We Have Seen the Enemy, and It is Us
Today is September 12, 2001—one day after the most tragic mass-murder in United States history. Yesterday, we watched in terror as four commercial jets veered from their charted courses and became weapons of mass destruction wielded by ruthless hijackers. As of this writing, the exact number of dead and wounded is unknown, but it has been estimated that it likely will exceed 5,000. Grief, pain, suffering, and anger are but a few of the words that describe our emotions. Within many hearts rests a penetrating desire to see those responsible for these acts of terror brought to justice. After all, what kind of monsters would attack innocent and unsuspecting men, women, and children? And when these villains are apprehended, what sort of punishment do they deserve?
A similar situation, accompanied by similar questions, was posed to King David almost 3,000 years ago, during the time that he was concealing his adultery with Bathsheba. The prophet Nathan visited him with a simple story to tell. In Nathan’s story there was a rich man who owned large flocks of sheep and herds of cattle. Near the rich man lived a very poor man who owned but one small ewe lamb that ate from his table and “was like a daughter” to the poor fellow. In the process of time, a traveler visited the rich man. Wanting to feed his guest, but not wanting to take a sheep from his own flock, the rich man took the poor man’s beloved lamb and slaughtered it for his guest. After hearing Nathan’s story, “David’s anger was greatly aroused against the man and he said to Nathan, ‘As the Lord lives, the man who has done this shall surely die!’ ” Upon hearing this judgment, Nathan declared to David “You are the man!” (2 Samuel 12:1-7).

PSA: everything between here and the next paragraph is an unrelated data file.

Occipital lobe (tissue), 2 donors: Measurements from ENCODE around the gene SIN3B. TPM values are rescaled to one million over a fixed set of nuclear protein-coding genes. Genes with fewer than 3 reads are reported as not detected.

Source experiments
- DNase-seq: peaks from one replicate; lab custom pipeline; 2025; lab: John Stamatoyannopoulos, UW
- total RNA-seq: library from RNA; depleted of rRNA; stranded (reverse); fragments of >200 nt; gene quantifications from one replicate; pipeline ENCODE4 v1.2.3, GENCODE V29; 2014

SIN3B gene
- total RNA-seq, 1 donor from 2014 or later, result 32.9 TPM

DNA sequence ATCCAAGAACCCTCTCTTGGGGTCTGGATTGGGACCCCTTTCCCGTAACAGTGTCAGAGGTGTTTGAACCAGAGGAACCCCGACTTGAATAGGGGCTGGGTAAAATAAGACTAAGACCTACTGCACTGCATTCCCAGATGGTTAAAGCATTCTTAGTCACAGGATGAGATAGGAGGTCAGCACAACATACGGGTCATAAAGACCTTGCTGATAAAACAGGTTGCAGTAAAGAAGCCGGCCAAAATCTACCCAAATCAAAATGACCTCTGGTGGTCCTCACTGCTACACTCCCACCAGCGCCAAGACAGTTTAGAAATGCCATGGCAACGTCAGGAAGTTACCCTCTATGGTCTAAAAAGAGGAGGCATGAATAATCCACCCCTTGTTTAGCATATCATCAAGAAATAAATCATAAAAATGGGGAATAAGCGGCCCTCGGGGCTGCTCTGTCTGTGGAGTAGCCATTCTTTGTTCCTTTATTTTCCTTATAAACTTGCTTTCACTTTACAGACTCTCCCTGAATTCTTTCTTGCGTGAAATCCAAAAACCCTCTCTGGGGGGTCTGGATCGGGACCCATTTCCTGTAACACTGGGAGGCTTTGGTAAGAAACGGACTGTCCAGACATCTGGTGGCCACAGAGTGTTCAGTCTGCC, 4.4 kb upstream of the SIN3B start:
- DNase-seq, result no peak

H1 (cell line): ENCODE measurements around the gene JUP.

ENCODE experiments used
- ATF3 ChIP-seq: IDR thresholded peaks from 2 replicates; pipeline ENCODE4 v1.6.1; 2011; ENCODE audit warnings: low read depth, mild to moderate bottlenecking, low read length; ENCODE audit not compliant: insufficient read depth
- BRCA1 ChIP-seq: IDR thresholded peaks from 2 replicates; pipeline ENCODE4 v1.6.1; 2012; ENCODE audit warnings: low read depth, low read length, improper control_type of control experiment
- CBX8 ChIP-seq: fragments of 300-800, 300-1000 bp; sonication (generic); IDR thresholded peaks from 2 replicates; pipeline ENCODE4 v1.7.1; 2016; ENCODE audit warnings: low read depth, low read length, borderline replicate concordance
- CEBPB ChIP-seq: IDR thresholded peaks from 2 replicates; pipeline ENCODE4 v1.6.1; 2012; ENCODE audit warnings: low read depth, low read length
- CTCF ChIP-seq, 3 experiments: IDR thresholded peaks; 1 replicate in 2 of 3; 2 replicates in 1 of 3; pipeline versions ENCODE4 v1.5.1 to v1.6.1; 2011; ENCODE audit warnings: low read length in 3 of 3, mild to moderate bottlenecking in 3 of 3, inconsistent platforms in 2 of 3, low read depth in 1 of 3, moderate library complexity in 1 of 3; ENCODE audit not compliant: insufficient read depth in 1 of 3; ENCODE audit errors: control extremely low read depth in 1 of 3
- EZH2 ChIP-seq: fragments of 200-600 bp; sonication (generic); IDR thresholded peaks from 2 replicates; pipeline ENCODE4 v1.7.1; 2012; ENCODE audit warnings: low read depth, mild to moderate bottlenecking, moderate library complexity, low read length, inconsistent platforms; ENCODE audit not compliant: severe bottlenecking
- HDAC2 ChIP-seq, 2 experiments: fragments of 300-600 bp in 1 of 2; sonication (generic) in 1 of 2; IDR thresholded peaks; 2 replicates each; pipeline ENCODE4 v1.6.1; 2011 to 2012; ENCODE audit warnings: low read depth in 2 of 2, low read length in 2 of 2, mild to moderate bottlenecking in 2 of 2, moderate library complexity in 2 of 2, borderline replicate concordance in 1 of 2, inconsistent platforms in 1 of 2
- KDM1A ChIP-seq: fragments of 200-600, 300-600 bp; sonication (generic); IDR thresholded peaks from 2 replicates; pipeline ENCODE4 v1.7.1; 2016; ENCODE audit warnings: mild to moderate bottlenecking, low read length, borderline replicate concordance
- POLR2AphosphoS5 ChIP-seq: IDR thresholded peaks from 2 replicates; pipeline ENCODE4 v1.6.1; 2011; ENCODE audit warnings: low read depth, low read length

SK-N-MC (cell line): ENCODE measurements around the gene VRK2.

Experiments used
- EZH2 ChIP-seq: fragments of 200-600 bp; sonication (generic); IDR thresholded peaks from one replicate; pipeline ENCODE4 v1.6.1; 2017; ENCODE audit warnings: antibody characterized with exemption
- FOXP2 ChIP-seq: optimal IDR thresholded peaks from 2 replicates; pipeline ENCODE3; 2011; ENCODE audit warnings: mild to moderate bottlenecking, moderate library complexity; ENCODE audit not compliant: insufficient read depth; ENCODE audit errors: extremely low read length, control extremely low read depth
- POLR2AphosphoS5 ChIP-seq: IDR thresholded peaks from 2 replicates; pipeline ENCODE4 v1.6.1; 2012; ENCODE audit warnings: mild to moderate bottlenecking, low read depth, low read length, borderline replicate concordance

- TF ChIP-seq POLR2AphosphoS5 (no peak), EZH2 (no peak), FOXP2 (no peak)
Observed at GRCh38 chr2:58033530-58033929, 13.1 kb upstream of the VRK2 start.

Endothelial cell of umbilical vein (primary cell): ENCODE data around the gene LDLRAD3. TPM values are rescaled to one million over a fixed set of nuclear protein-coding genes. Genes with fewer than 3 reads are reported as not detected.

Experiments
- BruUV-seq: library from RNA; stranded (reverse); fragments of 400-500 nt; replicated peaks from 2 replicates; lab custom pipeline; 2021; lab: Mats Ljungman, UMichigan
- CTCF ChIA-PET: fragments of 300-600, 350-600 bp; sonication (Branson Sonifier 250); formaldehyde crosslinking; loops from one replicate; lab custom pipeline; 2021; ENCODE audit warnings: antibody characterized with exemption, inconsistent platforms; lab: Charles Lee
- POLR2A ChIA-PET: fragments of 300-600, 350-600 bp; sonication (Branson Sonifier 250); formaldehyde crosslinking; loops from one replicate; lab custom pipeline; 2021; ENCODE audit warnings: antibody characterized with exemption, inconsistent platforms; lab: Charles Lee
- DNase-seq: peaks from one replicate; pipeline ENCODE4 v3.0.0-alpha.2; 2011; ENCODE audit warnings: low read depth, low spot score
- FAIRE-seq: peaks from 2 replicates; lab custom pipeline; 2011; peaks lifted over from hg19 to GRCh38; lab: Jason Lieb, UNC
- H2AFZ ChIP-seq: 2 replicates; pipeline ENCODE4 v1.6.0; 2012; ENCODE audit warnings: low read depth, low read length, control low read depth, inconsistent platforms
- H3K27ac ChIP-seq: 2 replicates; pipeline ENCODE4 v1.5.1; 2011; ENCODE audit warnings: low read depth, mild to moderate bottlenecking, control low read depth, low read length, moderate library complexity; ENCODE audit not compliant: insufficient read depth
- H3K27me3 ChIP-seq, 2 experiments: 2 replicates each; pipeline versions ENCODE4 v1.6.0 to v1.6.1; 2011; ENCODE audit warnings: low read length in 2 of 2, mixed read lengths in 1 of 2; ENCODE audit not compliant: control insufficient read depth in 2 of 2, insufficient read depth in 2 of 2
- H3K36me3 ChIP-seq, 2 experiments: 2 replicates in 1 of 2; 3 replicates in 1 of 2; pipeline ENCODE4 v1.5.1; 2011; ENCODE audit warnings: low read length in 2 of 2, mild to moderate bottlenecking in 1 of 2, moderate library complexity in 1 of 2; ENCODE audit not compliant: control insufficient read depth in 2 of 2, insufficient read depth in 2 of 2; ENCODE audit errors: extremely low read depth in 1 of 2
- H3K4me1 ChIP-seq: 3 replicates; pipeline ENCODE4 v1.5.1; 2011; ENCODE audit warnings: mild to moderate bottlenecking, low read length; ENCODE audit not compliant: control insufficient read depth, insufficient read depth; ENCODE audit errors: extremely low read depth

So what do the stories of David and the tragedy of September 11, 2001 have in common? Simply this: since January 22, 1973, the lives of approximately 36 million innocent babies have been viciously murdered in this country under the auspices of legalized abortion. Where is the President’s speech condemning those who are guilty of such villainous crimes against these innocent, unsuspecting victims? Where is the voice of sorrow and anger echoing through our nation? Where are the countless thousands of military personnel being mobilized to bring these perpetrators to justice? The answer, of course, is, nowhere. We, like David, should be enraged at the crime committed on September 11, 2001. But we also should realize that in a single year’s time (and it has been going on now for over twenty-five years) our country slays more innocent lives than have been lost in all terrorist acts and World Wars combined. Truly, the Proverbs writer did not speak in vain when he declared that the Lord hates “hands that shed innocent blood” (6:17)—our hands, or those of terrorists.